Went downtown this morning. I was soaked wet by the damned rain. It’s been raining since yesterday afternoon. There seems to be a weak typhoon somewhere. Saw carromatas being commandeered by Japs in Avenida Taft. Heard too that Tio Charlie’s car was taken by Jap soldiers somewhere in Tarlac. He was evacuating to Baguio because the Japs took his house. Saw Feling Avellana who was trying to sell his wife’s ring. “I need it for food”, he explained. Life’s getting tougher these days.

The Tribune says the Americans are shelling Lamon Bay. That’s about 60 miles from Manila in a straight line. Why don’t they hurry up because this waiting and waiting is killing me? Somebody told me the suspense is like waiting for the bride to appear in Church. Saw Emilio on my way home. He was looking at the map.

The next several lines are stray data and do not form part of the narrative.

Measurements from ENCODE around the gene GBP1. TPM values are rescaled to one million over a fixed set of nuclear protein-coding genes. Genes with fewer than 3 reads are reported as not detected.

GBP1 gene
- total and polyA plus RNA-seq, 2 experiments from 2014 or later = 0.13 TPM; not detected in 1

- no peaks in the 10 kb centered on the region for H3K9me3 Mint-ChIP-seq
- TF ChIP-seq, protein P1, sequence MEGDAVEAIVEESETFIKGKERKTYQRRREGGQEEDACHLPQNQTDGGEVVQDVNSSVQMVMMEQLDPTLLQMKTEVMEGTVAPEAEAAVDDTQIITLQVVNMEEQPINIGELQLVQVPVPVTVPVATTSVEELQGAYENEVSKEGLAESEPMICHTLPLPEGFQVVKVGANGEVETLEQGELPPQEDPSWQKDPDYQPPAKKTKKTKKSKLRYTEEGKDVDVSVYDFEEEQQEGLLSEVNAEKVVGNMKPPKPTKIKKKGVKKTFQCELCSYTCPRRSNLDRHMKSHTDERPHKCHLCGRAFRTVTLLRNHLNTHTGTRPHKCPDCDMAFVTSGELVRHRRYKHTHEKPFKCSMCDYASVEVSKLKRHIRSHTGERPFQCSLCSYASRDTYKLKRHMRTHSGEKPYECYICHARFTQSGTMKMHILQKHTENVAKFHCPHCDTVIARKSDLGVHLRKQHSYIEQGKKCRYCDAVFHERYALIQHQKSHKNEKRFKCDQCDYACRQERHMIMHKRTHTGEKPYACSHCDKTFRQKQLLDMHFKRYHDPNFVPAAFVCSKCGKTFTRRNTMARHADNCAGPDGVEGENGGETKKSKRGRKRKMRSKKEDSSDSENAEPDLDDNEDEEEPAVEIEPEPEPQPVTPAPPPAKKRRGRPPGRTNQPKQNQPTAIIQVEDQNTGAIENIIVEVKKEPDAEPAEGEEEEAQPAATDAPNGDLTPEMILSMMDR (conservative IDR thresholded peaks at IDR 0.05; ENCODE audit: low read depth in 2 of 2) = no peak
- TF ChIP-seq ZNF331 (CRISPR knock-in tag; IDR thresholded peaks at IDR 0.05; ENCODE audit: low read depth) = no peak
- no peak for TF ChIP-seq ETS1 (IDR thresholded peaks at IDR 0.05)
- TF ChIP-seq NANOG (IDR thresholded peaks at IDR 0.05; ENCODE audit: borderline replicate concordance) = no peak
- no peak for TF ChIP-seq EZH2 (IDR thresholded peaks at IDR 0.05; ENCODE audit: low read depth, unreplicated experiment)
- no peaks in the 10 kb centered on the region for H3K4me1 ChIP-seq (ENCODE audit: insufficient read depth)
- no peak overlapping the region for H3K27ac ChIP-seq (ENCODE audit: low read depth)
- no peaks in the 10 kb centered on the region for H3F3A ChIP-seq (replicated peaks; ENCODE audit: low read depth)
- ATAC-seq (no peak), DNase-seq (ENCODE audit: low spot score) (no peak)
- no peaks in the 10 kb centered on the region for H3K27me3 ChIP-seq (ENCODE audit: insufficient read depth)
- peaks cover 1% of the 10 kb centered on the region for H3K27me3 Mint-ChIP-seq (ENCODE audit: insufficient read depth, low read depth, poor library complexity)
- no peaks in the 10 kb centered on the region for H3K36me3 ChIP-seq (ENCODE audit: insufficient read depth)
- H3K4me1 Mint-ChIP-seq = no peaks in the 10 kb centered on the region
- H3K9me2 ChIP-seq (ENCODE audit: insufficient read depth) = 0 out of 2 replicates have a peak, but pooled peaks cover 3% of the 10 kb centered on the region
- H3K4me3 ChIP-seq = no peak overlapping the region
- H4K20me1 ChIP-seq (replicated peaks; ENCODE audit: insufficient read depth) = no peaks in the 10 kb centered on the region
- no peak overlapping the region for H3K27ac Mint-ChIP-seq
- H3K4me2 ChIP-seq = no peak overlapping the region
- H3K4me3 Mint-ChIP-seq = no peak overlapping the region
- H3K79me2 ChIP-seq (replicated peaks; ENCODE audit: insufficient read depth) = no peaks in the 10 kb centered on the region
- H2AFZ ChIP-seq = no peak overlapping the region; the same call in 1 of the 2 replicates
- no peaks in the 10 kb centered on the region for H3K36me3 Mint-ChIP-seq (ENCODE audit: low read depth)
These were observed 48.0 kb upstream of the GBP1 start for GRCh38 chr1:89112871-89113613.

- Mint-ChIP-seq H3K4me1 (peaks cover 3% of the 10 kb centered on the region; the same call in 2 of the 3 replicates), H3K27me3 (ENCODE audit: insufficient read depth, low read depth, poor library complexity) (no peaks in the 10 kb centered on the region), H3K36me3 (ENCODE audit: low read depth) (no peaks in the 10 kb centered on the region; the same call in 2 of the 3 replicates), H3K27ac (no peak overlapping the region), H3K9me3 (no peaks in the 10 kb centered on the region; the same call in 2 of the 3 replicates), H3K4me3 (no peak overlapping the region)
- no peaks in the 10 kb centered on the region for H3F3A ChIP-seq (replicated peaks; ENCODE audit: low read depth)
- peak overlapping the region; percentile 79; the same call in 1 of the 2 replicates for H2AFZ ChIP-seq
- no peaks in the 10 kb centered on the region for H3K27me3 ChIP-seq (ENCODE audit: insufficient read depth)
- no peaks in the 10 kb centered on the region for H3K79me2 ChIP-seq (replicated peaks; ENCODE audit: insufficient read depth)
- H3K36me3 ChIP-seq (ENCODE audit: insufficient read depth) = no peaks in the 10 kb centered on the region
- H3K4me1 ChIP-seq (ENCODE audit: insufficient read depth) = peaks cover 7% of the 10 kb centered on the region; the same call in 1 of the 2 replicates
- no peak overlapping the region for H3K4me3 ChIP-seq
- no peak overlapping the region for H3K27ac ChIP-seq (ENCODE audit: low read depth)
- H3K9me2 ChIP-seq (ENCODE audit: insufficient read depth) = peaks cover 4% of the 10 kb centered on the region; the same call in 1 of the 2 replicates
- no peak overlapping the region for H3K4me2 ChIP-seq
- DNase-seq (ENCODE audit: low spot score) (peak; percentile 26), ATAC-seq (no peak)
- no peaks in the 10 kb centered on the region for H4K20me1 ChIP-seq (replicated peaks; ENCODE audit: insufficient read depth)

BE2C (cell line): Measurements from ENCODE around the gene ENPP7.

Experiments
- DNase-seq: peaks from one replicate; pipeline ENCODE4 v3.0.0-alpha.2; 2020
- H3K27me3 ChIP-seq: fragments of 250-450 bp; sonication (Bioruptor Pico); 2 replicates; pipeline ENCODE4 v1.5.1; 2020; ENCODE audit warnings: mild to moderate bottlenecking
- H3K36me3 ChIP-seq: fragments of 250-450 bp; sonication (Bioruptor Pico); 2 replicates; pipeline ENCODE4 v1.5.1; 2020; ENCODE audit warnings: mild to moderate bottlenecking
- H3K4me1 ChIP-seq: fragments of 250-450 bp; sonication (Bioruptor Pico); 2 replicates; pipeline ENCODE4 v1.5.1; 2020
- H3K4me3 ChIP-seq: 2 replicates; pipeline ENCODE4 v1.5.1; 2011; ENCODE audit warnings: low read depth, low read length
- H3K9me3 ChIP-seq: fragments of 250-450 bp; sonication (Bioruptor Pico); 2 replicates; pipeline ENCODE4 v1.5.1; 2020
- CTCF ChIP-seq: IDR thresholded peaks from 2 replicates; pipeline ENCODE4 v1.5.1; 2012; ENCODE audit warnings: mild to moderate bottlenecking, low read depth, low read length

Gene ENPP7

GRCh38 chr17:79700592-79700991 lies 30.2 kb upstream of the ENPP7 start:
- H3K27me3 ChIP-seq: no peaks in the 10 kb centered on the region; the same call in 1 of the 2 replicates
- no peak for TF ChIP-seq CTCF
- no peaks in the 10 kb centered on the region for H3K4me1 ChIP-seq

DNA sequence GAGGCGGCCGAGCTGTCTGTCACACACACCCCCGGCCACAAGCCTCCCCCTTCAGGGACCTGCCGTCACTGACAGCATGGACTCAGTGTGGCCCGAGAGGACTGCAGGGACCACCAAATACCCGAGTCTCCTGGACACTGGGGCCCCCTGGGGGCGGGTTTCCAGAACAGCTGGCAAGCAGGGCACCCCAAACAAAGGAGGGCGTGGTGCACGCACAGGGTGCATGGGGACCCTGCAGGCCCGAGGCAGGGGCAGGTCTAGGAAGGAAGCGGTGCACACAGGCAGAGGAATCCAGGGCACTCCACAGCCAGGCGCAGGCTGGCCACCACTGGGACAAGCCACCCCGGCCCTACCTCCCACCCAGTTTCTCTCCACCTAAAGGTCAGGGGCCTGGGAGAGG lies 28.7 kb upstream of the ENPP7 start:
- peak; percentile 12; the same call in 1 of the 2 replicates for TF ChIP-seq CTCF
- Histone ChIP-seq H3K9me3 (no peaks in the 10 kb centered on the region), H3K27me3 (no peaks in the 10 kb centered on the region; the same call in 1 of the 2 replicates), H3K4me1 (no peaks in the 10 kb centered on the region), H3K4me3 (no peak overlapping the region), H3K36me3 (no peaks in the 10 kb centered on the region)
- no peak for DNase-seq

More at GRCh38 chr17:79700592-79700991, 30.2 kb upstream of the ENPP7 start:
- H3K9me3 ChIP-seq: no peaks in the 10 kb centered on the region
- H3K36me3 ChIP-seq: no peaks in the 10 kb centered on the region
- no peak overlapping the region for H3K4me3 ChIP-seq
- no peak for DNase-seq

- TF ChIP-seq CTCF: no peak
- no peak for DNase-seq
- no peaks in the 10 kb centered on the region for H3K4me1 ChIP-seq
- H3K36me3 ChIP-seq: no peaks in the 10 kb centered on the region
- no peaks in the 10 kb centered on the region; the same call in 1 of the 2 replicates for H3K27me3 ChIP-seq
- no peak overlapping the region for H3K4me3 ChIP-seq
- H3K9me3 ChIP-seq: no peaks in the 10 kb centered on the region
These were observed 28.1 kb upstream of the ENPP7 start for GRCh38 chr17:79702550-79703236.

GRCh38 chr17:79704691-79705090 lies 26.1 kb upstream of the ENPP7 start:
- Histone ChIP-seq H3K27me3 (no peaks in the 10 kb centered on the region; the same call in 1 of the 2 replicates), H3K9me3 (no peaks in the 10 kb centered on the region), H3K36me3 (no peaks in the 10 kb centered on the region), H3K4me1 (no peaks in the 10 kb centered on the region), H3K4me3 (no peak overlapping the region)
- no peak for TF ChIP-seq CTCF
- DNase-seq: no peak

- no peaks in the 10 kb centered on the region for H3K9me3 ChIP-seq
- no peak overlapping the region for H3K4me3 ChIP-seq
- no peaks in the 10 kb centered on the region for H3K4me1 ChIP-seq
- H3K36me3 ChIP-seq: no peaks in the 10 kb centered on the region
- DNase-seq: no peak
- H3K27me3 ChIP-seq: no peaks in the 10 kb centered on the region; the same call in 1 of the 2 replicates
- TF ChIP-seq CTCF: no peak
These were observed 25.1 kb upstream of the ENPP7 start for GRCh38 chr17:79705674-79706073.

I can hear the sound of blasting somewhere in the direction of McKinley. I’ m afraid the Japs are planting mines.

Heard the G8s have been tipped to expect landings on either the 3rd or 4th.

Listened to broadcasts from Leyte to America by the different newspapermen there. Liked Cliff Roberts’ “personal report”. Time had a good story on the naval battle off Leyte Bay. Courtney had a good report on the rehabilitation work in Leyte.

P.S.

Heard that Romulo gave a nationwide instruction to the Filipino people. It was short, dramatic: WORK OR FIGHT!

There are no more planes flying. The sky is also beginning to brighten up. No more rain. I hope the typhoon blows far out of here and then maybe they can commence landings in Luzon.


October 29, 1944